4

Here is a question from an interiew, and the code attached below. What is wrong with this function?

string f() {
    return "hello world";
}

To me, there is nothing wrong at all, and I can even run a program using this function:

#include <iostream>
#include <string>
using namespace std;

string f() {
    return "hello world";
}

int main() {
    string s2=f();
    cout<<s2<<endl;
}

What is wrong with this function?

  • Horrible naming, no reason to be a function (could just be a const variable)... that's about it. – David Nov 1 '13 at 2:12
  • 14
    Ah, the old "Can you guess what I'm thinking" interview question. – Retired Ninja Nov 1 '13 at 2:12
  • It's horrible would be my first answer. Namespace std in global scope. Badly named functions. No clear comments about what it is supposed to be doing. No chance for the user to see the output (from windows anyway). – David Nov 1 '13 at 4:45
6

Well... have some consolation, that in this type of question, there's often no right answer. The best you might hope is to wow the interviewers by showing your expertise to elaborate the pros and cons, (a.k.a. code masturbation).

From a style point of view, its often bad to return objects using return-by-value. Consider:

X f();

X x;
x = f();

f allocates an X. An X needs to be returned, so an additional copy is placed on the stack as the return value. Finally, the x on the stack is copied into x via the assignment operator. In total, 3 X's appear in memory. Some might say this is inefficient, and so you should try to not return-by-value, when the value is an object.

However, a more savvy interviewee might have pointed out that:

  • some compilers optimize out the temporary copy .For this optimization, I believe it makes a difference here whether the assignment to X is made via the copy constructor or equality operator. Say "copy elison" and see if the interviewer raise and eyebrow: What is copy elision and how does it optimize the copy-and-swap idiom? . I'm guessing copy elision might work here because the function is in the same translation unit, and therefore easily inlineable.
  • almost all implementations of the string class implement copy on write, in which a single copy of the string's text data would be held in this case, with the rest of the data being held on the stack and having basically causing no overhead when the string is copied.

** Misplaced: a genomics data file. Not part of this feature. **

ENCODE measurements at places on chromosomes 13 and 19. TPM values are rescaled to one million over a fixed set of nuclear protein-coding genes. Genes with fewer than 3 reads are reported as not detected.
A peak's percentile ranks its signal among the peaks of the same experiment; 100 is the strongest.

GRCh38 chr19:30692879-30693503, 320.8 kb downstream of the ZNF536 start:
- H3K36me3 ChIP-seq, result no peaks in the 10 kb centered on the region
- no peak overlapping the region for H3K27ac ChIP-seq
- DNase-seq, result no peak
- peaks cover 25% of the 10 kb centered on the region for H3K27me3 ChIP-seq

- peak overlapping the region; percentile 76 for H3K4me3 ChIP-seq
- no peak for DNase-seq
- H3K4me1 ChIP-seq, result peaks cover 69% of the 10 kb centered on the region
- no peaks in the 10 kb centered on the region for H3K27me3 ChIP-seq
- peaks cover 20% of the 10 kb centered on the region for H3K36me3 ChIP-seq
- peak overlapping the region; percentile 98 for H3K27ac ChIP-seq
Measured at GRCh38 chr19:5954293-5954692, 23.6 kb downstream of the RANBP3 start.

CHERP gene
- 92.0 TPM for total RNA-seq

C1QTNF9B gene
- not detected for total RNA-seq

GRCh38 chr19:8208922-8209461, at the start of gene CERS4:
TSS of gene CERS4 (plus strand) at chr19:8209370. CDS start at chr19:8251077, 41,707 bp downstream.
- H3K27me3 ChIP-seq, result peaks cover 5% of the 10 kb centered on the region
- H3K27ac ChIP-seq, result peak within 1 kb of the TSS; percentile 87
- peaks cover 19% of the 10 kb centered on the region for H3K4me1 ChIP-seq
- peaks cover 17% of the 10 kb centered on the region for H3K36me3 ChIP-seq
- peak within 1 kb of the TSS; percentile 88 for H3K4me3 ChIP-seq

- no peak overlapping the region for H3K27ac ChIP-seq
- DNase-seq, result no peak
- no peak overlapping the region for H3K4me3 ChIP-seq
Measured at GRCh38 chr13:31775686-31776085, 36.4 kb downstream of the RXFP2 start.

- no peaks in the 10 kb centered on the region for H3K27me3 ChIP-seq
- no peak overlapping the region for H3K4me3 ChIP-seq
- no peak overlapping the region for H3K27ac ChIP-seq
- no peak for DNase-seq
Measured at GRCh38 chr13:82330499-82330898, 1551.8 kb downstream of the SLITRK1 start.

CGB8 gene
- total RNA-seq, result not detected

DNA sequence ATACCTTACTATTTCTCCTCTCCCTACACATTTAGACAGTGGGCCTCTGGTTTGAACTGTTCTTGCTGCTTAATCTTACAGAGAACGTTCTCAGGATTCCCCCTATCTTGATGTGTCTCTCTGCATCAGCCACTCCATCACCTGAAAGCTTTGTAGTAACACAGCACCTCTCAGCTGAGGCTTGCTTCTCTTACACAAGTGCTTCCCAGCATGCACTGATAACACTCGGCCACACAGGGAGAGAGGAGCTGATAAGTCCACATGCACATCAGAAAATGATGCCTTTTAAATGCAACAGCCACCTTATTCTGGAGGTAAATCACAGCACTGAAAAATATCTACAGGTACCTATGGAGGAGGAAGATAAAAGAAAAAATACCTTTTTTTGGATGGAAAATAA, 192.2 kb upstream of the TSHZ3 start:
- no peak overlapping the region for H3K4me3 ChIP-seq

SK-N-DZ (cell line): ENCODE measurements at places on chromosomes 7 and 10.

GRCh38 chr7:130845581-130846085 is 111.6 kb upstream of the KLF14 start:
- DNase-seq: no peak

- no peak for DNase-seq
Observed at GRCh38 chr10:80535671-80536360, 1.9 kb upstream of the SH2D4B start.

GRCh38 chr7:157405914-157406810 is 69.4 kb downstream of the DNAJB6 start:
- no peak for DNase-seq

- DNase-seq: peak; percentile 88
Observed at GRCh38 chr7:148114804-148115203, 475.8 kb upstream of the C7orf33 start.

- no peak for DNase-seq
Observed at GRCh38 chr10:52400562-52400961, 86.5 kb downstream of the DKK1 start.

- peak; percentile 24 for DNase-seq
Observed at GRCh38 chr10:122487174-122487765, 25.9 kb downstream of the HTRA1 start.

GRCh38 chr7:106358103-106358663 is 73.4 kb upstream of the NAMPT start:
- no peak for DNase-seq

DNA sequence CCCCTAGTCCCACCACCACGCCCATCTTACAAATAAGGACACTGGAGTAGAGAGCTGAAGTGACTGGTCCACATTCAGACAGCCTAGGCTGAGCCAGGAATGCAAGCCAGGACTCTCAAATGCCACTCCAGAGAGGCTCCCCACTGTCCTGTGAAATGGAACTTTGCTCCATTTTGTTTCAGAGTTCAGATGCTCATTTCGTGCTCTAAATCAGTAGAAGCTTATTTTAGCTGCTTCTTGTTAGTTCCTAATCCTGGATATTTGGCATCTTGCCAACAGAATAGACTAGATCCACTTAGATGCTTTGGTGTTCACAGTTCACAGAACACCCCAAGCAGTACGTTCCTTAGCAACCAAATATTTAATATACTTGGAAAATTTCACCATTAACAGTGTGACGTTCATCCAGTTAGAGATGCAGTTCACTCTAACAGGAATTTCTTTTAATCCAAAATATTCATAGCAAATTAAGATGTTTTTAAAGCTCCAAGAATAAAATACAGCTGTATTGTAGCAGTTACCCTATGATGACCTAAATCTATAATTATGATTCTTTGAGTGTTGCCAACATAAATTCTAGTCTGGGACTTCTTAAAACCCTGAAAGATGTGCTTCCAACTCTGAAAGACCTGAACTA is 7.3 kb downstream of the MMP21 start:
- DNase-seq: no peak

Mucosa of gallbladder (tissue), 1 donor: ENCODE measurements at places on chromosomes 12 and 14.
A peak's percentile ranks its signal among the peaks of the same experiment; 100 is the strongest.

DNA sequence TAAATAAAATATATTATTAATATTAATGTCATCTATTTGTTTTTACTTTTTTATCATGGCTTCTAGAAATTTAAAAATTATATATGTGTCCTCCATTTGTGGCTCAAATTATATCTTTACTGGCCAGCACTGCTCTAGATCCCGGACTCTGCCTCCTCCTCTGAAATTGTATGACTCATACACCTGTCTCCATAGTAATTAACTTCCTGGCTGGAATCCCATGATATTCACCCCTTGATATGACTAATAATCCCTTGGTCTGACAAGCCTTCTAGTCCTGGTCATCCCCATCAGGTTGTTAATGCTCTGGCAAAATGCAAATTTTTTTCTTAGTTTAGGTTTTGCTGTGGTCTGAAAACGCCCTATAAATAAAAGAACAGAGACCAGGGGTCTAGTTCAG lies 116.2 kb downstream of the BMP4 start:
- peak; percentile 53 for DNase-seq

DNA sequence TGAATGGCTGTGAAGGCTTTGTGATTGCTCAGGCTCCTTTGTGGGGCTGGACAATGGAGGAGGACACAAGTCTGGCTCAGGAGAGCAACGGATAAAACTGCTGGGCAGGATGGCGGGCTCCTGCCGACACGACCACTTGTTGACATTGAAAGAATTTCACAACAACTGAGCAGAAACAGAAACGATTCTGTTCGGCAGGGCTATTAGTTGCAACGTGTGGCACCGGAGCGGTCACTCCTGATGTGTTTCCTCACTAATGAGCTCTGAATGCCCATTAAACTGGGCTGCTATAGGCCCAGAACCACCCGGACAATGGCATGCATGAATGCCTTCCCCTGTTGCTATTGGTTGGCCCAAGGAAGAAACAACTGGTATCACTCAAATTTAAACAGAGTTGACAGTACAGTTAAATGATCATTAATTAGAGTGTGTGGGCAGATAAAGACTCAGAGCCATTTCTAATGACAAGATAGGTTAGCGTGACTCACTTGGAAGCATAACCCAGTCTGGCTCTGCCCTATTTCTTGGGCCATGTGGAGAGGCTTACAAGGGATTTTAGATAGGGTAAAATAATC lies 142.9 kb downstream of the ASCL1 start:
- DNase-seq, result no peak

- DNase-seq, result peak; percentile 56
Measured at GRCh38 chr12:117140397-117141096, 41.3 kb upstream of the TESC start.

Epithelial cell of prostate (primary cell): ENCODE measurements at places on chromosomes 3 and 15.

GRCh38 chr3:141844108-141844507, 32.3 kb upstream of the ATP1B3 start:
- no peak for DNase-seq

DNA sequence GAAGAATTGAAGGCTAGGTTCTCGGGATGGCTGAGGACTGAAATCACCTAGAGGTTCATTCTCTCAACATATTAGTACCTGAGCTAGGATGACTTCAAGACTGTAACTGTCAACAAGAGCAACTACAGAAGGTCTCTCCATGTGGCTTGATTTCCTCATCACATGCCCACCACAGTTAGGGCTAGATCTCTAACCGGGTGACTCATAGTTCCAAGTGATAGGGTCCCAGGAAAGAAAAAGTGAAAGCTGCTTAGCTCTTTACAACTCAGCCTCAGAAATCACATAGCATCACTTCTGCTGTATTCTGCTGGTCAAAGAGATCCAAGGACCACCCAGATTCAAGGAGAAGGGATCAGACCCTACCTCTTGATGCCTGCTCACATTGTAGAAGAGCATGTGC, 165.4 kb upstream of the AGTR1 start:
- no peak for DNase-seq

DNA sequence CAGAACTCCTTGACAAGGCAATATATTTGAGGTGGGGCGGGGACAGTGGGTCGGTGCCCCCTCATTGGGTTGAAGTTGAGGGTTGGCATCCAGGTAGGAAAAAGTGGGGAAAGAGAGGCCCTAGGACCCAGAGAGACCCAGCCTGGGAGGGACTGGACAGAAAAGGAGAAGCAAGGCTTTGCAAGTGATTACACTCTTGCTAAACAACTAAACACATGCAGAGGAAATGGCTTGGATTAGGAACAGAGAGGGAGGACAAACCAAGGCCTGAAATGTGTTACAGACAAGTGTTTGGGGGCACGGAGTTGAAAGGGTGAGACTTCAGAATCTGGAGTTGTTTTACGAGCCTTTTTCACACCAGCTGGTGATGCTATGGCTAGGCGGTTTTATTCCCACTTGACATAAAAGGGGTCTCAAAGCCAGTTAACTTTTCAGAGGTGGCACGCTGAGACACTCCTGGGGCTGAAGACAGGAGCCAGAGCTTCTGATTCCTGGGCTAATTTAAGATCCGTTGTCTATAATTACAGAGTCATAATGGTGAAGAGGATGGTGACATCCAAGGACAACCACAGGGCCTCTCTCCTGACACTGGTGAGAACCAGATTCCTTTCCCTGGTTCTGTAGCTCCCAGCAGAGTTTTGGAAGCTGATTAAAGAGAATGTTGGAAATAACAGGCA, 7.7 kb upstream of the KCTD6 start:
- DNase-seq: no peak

• if you're working with an early version of visual studio, memory leaks will ensue

So, what alternatives?

X const& f();

may be considered as an alternative. However, this has its own style problems as the lifetime of the result is unclear to the caller. Perhaps the next call invalidates the previous reference result? Who knows?

Also

void f_get( X& result );

may be preferred (by some interviewers). This has the benefits:

  • no copies of local variables
  • no references/pointers of indeterminate lifetimes
  • in the case where X is string, one only copy of the text data is ever held (although this is true is all cases)

In both, readability is sacrificed -- in the general cases, the caller now has to pay more attention to which arguments are functional parameters, and which are intended to hold results.

In the O.P. it not may also not be obvious what the lifetime of string literal on the stack is. Is it de-allocated from the stack when the function returns? Probably not -- its likely kept in the static memory area (best check the spec to be sure). But if not, then what's the consequence - probably none since the string probably makes a copy of char const* on the heap, unless you have some weird string implementation who's constructors can tell the distinguish literal from non-literal parameters with some clever template type-trait magic.

In any case, spouting some B.S. like this would have surely scored points, if off the mark.

Also, is your console outputting ascii, UTF-8 or unicode? The program's probably wrong for one of them, and also wrong in no English speaking locales.